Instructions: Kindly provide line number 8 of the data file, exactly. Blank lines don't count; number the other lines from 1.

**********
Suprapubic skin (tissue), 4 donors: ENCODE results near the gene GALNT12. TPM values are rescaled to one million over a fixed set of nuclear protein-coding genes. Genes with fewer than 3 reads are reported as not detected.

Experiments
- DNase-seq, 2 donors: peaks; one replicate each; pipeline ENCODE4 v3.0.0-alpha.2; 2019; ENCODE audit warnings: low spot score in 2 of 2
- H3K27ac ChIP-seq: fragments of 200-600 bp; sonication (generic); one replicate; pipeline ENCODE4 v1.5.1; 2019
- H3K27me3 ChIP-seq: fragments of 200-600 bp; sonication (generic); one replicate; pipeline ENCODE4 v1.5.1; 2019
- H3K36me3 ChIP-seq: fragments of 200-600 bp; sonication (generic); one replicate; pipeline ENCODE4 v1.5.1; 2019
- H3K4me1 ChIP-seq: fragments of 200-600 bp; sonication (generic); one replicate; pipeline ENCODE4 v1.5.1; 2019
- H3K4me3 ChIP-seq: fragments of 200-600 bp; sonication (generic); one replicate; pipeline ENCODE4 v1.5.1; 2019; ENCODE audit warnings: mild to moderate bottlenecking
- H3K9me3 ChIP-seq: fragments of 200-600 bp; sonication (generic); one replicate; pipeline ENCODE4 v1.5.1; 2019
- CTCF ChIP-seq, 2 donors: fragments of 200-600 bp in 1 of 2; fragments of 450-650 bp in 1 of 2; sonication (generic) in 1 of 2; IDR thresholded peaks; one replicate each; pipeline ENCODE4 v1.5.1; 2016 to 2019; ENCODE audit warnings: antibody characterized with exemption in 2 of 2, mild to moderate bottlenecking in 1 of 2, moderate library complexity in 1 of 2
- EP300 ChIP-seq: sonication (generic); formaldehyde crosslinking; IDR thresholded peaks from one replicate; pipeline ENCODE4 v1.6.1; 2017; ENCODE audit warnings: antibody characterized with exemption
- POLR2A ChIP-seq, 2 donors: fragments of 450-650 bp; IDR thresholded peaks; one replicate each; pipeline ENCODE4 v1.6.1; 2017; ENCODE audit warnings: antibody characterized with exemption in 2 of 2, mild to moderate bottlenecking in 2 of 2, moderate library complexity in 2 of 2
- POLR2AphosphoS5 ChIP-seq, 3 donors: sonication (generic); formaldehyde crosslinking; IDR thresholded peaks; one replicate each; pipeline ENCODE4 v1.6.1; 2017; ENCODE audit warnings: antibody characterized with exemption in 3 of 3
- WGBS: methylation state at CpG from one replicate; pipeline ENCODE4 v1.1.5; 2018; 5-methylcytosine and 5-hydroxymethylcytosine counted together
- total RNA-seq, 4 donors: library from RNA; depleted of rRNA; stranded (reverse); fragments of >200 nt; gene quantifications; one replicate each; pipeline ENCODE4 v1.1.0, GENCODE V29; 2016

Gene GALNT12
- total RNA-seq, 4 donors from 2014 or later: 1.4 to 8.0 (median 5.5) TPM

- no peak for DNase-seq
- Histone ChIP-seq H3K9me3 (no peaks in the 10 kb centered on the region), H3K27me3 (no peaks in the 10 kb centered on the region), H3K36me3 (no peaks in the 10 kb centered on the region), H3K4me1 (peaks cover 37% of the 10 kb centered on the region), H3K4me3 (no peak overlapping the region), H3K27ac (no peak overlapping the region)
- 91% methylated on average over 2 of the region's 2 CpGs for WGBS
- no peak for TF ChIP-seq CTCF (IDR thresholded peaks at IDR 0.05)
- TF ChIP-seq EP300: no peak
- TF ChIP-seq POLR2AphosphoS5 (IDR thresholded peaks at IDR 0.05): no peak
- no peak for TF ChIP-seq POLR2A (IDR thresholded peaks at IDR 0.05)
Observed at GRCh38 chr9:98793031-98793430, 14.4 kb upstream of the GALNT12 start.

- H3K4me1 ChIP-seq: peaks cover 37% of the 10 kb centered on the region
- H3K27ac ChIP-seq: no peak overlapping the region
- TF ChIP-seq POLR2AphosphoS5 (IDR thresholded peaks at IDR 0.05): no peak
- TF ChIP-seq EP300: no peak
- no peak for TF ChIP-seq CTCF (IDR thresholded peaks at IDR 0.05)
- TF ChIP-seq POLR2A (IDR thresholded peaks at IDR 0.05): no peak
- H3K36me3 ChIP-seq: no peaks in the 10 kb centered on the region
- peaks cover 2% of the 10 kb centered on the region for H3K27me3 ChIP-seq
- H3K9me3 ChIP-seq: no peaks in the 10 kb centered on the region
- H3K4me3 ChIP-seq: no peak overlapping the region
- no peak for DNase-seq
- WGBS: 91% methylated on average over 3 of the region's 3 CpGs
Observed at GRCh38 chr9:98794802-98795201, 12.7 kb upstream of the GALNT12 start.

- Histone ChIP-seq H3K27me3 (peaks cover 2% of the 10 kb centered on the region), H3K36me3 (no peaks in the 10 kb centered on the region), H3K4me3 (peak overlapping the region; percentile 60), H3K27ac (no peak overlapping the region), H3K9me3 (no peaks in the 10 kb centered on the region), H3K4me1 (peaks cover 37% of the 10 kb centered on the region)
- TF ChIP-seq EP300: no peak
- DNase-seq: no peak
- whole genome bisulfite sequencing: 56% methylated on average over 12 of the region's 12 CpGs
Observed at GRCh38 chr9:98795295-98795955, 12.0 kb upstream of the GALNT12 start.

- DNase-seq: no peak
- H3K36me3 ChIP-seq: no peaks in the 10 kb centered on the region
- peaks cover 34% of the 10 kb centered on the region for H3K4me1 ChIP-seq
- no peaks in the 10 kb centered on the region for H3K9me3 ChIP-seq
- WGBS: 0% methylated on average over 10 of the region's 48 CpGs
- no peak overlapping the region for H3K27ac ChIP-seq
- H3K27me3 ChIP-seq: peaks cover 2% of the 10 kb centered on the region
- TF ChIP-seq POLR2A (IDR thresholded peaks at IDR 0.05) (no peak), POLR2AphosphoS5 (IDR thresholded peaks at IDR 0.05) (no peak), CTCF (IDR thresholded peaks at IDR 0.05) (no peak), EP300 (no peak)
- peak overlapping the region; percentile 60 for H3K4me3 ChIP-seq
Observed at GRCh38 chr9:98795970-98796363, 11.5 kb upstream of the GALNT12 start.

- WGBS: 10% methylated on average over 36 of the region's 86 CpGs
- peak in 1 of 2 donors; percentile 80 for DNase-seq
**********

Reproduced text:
- H3K4me3 ChIP-seq: fragments of 200-600 bp; sonication (generic); one replicate; pipeline ENCODE4 v1.5.1; 2019; ENCODE audit warnings: mild to moderate bottlenecking